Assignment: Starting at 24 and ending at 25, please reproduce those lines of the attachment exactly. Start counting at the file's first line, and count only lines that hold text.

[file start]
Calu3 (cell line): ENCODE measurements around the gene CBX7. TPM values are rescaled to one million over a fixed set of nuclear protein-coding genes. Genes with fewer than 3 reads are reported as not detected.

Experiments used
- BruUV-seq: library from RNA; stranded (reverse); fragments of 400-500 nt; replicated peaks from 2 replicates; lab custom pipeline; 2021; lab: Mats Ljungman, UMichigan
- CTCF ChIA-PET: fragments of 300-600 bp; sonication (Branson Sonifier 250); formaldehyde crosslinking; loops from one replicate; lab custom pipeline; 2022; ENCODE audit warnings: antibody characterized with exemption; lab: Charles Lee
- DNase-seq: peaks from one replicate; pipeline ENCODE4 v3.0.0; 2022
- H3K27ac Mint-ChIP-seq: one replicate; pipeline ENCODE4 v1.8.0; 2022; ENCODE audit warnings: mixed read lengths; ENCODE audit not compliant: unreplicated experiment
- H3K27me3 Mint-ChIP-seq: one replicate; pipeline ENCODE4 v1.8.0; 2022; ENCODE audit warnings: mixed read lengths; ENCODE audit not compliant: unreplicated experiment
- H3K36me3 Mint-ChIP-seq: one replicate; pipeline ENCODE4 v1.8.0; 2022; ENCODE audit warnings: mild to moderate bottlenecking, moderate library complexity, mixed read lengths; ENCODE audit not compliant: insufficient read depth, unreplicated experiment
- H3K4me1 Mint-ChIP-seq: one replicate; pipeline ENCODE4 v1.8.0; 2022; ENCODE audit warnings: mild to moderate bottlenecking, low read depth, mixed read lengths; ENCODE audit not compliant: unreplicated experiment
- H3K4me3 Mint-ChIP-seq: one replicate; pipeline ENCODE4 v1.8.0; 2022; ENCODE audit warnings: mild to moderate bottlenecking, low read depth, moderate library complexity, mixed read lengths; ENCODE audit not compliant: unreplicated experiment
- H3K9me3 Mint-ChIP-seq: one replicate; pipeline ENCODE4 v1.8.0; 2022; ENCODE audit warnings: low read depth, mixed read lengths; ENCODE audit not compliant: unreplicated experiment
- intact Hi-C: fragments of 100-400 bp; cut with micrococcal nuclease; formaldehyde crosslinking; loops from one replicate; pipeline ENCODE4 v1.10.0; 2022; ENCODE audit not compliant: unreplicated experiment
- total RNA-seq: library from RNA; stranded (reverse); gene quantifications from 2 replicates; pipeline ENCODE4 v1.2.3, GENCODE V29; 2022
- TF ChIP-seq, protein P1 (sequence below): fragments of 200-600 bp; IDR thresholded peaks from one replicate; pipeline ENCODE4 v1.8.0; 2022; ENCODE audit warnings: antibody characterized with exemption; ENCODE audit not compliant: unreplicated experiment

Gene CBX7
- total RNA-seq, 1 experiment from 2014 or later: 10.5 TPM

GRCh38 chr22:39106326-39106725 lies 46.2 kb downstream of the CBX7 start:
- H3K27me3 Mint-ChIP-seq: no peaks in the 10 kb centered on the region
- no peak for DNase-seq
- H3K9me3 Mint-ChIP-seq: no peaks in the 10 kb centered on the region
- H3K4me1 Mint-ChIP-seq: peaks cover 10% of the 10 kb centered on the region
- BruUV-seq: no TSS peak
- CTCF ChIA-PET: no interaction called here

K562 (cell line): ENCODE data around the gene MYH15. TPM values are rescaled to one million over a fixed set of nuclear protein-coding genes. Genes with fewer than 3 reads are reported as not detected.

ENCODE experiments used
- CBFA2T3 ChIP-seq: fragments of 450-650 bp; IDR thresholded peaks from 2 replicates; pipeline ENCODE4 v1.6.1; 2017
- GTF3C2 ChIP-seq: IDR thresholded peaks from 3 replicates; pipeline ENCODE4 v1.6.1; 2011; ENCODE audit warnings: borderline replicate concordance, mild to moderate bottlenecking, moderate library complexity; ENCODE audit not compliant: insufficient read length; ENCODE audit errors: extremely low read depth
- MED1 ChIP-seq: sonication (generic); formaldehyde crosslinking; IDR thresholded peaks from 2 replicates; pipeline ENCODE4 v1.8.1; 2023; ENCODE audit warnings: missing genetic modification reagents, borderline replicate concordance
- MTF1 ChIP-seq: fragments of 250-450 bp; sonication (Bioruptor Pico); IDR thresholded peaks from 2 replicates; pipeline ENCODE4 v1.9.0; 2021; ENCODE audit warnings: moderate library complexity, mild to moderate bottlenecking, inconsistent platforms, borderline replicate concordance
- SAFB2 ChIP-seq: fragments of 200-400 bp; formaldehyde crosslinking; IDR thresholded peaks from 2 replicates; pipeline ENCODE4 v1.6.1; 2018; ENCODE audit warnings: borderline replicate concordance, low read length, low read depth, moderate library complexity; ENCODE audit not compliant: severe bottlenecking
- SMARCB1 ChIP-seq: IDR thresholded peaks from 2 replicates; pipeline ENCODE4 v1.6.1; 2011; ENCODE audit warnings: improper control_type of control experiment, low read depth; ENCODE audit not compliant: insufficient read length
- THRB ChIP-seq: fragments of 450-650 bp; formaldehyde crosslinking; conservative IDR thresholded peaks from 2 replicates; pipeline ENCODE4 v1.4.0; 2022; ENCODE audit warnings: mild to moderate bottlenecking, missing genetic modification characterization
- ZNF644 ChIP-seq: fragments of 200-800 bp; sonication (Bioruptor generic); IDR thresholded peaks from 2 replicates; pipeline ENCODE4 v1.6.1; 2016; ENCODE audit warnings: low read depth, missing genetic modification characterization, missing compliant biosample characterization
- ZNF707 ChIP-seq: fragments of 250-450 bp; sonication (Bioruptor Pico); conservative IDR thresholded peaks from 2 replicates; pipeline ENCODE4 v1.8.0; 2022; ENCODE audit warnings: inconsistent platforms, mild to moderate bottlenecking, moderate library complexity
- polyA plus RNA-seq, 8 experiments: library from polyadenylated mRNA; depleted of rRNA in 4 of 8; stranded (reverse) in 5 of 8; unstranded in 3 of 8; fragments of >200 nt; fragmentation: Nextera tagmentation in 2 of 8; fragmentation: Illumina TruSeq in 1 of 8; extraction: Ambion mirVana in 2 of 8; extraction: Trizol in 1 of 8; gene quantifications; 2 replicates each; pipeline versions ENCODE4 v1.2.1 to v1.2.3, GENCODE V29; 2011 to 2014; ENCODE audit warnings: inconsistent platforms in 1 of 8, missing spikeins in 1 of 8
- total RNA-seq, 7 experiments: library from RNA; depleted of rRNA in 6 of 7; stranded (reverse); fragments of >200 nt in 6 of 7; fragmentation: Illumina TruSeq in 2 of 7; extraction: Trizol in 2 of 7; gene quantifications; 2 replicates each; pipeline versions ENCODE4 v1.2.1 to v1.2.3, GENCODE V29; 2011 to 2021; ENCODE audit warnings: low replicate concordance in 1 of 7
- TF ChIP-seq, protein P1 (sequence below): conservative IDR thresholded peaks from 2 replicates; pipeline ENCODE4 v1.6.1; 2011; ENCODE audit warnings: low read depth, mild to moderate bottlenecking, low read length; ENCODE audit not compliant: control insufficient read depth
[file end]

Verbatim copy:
K562 (cell line): ENCODE data around the gene MYH15. TPM values are rescaled to one million over a fixed set of nuclear protein-coding genes. Genes with fewer than 3 reads are reported as not detected.

ENCODE experiments used